• There are so many hackers looking for “fresh” unprotected machines that you should NEVER connect to the Internet without a firewall installed.
    • Firewalls can be purchased separately—or as part of an Internet Security “suite” that typically includes firewall, antivirus, anti-spyware, anti-spam, and parental control software.

  6. How do I monitor and block incoming files and information from the Internet?
    The Basics:
    • Three main types of security software can help you monitor and block harmful files from the Internet:
      1. firewalls;
      2. antivirus software;
      3. and intrusion detection programs;
    • A firewall monitors the information coming into your computer for suspicious activity.
    • Antivirus software “unwraps” incoming files and examines them for viruses, worms, and other threats.
    • Intrusion detection programs block attacks that try to take advantage of security holes in common applications such as Internet Explorer.

  7. How do I monitor and block outgoing files and information?
    The Basics:
    • It’s very important to keep sensitive personal information from “leaking” onto the Internet.
    • This can happen when personal information is sent from your computer over the Internet.
    • Without proper precautions, people can use instant messaging programs to remove sensitive information from your computer.
    • File-sharing or peer-to-peer networking programs such as Kazaa, Limewire, and Bit Torrent can also make it easier for people to access sensitive files on your computer.

  8. How do I adjust search engine settings (i.e. Google preferences)?
    The Basics:
    • Search engines can provide children with fast, easy access to inappropriate material on the Internet.
    • Most search engines allow you to block search results that are unsuitable for children.
    • Blocking inappropriate search results greatly reduces the chance that your children will stumble across dangerous or objectionable material on the Internet.
    • These search result filters are not foolproof—some unwanted content may still appear in the search results.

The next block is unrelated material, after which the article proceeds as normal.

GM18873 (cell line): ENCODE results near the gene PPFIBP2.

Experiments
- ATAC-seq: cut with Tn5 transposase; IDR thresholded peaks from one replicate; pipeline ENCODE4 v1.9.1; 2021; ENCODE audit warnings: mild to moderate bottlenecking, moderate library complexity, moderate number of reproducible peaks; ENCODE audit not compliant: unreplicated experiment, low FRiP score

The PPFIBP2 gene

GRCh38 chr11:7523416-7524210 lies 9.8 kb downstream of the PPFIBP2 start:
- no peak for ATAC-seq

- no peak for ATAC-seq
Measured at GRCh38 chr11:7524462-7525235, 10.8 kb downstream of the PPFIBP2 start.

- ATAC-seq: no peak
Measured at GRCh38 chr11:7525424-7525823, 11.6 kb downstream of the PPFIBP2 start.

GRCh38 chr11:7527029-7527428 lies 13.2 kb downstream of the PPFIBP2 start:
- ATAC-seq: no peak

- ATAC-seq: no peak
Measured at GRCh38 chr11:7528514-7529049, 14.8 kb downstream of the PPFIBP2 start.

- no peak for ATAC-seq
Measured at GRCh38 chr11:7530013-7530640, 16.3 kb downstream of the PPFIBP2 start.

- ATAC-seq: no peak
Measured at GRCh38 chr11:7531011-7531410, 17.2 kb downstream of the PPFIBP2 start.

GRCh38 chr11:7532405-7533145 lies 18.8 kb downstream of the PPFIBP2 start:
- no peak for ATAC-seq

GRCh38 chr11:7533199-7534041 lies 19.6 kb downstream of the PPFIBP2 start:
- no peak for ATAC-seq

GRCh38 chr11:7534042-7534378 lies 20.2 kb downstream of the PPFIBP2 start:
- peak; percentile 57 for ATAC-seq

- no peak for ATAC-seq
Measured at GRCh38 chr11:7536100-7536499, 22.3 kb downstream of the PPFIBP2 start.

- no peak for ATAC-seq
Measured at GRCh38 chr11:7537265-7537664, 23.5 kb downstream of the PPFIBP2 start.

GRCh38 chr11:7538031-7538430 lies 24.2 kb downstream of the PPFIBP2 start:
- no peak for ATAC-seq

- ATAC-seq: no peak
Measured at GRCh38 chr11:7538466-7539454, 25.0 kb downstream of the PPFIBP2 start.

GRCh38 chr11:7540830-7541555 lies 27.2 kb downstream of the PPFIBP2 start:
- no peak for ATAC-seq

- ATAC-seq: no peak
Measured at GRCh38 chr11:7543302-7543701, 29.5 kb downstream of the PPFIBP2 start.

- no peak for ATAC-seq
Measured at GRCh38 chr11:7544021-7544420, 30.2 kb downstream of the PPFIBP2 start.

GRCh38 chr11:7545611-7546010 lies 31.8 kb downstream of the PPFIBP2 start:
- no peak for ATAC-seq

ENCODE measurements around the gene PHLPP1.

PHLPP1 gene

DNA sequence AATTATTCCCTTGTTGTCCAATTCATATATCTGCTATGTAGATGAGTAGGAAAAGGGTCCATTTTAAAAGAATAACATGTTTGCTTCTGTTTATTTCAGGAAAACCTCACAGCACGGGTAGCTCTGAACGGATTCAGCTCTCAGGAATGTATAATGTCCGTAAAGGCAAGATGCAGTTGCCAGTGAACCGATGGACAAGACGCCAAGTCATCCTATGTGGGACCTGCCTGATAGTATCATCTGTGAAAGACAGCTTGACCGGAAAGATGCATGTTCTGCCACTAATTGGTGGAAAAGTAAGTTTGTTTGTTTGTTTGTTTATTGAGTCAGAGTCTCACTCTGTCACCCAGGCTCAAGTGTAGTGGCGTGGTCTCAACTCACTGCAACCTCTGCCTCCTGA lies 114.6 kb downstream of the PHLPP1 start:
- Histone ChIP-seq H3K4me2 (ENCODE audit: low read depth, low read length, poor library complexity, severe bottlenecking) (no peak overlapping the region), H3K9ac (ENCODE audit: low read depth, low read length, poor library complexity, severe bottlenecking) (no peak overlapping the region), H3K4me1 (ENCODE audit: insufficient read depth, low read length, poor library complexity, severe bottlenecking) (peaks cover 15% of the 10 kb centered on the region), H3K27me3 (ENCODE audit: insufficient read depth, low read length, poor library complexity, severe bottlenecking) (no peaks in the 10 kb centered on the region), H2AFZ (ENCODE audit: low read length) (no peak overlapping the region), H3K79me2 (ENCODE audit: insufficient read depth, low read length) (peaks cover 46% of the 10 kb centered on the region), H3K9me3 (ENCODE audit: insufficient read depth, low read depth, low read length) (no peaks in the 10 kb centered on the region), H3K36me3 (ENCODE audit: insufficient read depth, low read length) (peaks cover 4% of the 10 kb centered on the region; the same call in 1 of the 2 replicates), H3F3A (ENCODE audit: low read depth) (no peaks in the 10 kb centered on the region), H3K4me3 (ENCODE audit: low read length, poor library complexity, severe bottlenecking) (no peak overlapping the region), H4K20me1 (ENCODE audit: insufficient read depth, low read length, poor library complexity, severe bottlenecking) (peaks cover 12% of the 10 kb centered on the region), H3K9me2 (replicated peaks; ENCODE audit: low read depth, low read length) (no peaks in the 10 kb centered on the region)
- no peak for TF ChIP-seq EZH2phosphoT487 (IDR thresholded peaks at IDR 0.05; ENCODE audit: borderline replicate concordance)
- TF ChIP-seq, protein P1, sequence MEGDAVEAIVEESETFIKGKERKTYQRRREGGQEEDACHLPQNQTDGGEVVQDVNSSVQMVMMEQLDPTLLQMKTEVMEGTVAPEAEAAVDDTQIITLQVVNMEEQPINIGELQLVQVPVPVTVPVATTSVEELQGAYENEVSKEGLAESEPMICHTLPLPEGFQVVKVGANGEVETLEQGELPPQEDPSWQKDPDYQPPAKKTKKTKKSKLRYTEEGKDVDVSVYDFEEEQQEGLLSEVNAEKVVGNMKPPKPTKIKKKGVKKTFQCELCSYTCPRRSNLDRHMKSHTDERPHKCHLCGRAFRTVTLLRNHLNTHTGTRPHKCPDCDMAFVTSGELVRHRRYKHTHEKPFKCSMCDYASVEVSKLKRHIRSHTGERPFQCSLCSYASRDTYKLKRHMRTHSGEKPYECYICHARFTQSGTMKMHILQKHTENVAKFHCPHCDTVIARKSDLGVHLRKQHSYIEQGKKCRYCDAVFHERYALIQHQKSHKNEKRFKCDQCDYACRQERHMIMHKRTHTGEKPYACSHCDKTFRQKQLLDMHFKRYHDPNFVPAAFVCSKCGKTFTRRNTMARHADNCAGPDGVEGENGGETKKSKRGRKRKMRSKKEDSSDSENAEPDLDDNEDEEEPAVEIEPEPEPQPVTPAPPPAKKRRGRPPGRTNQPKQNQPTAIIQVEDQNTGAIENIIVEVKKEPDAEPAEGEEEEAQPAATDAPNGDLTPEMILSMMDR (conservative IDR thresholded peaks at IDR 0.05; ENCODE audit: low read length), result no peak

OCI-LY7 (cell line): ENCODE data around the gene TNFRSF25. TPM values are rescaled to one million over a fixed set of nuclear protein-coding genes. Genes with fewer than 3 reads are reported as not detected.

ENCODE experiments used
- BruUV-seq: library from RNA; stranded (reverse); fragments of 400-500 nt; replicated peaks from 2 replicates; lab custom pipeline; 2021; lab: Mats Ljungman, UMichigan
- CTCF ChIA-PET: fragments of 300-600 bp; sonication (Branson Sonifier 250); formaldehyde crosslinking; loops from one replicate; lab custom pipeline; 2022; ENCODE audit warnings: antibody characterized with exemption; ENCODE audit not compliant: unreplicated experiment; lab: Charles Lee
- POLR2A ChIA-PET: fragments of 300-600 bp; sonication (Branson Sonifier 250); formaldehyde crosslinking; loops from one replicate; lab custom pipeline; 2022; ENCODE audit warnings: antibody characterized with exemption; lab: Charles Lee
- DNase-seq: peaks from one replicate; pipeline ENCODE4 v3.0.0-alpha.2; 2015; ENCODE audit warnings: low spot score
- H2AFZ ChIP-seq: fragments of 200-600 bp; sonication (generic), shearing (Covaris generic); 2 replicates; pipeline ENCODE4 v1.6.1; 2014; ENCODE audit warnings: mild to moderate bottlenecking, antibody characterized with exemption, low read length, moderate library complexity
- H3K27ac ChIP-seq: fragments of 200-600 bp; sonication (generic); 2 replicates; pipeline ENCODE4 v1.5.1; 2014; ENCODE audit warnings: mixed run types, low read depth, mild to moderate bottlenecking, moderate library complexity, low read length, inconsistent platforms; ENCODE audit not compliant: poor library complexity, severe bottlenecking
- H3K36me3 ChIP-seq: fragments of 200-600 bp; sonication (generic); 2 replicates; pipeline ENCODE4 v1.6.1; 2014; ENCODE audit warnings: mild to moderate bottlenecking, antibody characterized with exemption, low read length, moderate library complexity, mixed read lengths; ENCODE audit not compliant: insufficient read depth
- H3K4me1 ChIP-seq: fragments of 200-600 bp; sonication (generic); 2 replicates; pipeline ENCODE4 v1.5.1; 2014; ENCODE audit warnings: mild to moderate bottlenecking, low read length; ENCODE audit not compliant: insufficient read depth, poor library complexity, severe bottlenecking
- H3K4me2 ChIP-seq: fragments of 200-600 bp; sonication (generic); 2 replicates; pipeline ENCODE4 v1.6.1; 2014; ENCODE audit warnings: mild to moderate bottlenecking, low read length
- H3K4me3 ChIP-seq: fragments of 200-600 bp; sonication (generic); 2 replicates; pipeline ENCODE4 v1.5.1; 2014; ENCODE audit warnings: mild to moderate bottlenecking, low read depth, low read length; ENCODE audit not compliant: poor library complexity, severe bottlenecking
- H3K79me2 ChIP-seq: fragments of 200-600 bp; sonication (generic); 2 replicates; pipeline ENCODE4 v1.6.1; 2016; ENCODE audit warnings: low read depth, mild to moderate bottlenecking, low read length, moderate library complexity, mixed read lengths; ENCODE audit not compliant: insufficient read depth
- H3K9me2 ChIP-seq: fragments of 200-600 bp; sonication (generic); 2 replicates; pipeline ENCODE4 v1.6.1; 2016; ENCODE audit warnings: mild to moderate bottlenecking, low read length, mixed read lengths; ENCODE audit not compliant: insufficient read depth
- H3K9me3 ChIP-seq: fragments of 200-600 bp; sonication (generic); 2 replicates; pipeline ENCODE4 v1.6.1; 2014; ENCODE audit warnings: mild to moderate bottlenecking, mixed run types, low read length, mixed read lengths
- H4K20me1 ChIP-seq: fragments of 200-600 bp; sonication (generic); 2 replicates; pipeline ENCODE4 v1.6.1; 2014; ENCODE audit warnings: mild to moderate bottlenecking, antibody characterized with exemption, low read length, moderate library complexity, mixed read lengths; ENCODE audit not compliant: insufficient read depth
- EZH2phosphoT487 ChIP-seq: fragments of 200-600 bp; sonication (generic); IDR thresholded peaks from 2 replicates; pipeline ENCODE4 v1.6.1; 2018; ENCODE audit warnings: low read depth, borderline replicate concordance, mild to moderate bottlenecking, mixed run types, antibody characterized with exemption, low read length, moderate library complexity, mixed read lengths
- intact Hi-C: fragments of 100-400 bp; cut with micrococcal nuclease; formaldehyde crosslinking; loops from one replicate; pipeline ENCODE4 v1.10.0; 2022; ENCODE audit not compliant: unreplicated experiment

9. What safety and security tools are available on a typical home computer?
    The Basics:
    • Most home PCs run Microsoft Windows XP, which includes a number of important basic Internet security capabilities.
    • The Windows Security Center provides important basic information about your computer’s security status.
    • Add-on Internet security products can offer more advanced, complete protection against Internet threats.

  10. What are “updates” and why should I install them?
    The Basics:
    • Updates—also called patches—are fixes or enhancements to the software running on your computer.
    • Often, patches repair security “holes” in software that may be used by hackers to attack your PC.
    • Other updates may keep your security software up-to-date with the latest information about new Internet threats.
    • Updates are released regularly by software companies like Microsoft, Symantec, Adobe, and others.
    • You should always apply updates as soon as they become available. Running the most up-to-date software makes it much more difficult for hackers to gain access to your computer.

Keeping your family safe from online threats doesn’t have to be difficult or intimidating. Just become familiar with the answers to these questions... Follow a few simple, common-sense rules... And start using the world’s leading Internet experts to protect your home PC against today’s most sophisticated Internet threats.

The full tutorial about 10 technical questions what every parent must do to keep children safe online, can be downloaded as PDF file: TenCommonQuestions.pdf [3,5 MB] from the publisher’s site